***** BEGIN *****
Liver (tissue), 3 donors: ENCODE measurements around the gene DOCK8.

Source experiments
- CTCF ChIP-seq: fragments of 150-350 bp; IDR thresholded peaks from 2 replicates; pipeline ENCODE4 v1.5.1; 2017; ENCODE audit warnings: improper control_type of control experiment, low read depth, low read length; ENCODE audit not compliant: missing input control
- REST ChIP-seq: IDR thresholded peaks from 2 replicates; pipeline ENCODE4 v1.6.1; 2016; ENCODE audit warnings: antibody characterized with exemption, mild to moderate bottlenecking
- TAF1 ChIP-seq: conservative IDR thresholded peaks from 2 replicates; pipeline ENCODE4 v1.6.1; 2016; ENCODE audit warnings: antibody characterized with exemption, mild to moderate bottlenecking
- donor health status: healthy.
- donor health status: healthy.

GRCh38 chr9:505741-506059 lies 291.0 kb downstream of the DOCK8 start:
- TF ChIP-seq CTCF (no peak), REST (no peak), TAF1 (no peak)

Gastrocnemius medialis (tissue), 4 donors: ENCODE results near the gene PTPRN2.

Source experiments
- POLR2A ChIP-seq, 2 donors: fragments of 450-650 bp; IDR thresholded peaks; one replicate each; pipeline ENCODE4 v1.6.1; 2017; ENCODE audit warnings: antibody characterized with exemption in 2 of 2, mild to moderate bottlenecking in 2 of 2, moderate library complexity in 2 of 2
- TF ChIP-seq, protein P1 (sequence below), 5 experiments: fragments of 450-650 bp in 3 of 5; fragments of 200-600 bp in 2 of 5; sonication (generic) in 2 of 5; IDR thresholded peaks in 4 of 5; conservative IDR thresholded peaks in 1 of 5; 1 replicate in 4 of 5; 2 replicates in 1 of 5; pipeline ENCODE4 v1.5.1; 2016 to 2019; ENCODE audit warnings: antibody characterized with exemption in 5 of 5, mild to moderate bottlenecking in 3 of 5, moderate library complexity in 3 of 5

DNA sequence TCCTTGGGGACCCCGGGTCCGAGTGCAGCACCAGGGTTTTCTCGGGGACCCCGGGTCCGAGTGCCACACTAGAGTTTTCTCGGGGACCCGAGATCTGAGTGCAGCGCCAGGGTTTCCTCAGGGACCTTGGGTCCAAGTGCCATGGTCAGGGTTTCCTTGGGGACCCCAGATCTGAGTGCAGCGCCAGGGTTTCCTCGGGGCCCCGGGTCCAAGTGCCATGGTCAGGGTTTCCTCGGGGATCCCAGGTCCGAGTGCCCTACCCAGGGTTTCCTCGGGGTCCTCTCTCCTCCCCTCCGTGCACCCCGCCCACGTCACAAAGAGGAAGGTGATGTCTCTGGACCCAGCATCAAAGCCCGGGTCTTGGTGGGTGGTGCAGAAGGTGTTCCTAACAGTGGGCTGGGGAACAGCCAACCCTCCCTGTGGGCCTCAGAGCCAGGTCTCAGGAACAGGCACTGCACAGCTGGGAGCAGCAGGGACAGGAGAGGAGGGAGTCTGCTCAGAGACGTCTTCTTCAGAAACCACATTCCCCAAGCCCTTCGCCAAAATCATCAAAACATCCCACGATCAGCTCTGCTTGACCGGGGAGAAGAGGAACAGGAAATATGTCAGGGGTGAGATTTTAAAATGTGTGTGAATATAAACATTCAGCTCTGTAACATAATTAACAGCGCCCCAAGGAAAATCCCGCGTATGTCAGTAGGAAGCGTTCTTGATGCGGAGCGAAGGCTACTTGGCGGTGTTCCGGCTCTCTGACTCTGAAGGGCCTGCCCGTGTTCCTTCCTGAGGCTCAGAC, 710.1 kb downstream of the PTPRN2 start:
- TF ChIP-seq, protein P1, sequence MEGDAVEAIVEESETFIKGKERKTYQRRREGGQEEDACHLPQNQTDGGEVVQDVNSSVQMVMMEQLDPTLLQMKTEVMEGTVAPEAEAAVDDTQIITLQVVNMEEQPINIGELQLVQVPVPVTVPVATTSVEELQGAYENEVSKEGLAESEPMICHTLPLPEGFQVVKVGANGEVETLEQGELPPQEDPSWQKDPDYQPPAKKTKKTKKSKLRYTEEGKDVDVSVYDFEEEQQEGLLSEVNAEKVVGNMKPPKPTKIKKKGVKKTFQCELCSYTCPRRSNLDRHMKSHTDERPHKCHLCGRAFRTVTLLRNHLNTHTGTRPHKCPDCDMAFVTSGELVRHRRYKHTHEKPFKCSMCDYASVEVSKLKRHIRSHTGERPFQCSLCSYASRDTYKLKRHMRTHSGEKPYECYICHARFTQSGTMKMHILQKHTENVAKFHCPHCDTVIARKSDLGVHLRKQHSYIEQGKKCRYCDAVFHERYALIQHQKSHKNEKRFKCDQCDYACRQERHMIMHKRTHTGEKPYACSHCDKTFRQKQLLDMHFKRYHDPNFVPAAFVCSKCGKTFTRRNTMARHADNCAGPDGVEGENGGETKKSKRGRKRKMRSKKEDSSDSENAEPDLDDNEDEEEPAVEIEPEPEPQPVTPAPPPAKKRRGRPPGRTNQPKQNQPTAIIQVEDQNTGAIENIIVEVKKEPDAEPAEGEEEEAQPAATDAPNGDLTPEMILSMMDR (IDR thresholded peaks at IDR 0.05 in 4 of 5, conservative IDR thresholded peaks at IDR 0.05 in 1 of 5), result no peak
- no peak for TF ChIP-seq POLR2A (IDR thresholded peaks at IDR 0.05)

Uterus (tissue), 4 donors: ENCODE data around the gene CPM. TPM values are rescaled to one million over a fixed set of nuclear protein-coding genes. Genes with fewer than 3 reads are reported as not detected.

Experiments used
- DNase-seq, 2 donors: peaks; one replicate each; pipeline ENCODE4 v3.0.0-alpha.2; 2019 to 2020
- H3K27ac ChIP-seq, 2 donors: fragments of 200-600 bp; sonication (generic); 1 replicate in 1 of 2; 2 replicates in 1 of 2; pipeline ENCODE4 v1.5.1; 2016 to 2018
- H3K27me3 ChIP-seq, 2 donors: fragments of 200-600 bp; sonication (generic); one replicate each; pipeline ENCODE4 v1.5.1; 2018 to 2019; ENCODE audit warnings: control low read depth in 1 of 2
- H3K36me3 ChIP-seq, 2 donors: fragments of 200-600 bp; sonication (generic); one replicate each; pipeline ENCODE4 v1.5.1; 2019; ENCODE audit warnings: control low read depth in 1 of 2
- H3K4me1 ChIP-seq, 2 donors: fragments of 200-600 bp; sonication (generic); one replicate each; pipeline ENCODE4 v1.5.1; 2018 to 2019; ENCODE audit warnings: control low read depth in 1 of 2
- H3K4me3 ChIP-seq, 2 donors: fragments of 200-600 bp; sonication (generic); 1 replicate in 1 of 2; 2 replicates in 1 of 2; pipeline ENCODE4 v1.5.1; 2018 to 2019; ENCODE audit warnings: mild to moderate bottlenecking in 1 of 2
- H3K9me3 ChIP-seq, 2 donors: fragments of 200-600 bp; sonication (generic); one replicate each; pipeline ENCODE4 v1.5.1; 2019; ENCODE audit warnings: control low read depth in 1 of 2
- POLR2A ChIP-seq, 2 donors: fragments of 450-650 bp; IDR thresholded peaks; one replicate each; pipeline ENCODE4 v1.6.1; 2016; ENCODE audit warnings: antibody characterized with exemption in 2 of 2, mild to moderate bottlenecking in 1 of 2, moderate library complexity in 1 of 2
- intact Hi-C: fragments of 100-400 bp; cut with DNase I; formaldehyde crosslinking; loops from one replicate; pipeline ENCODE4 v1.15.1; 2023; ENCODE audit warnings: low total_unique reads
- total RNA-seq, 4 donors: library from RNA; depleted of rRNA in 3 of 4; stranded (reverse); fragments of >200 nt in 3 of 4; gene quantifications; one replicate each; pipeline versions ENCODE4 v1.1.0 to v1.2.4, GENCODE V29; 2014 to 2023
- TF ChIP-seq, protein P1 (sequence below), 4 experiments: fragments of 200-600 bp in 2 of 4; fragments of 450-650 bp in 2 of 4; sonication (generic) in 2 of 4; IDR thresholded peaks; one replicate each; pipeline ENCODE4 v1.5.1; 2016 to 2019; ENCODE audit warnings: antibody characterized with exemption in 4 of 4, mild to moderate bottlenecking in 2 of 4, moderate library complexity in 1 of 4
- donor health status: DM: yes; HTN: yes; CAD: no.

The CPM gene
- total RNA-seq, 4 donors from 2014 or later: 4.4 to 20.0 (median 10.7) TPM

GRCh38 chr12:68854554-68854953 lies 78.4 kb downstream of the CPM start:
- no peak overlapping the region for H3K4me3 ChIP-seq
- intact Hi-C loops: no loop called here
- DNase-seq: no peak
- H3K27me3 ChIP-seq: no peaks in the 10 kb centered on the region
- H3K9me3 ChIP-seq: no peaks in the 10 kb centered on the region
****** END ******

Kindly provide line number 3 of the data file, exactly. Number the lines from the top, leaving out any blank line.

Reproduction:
- CTCF ChIP-seq: fragments of 150-350 bp; IDR thresholded peaks from 2 replicates; pipeline ENCODE4 v1.5.1; 2017; ENCODE audit warnings: improper control_type of control experiment, low read depth, low read length; ENCODE audit not compliant: missing input control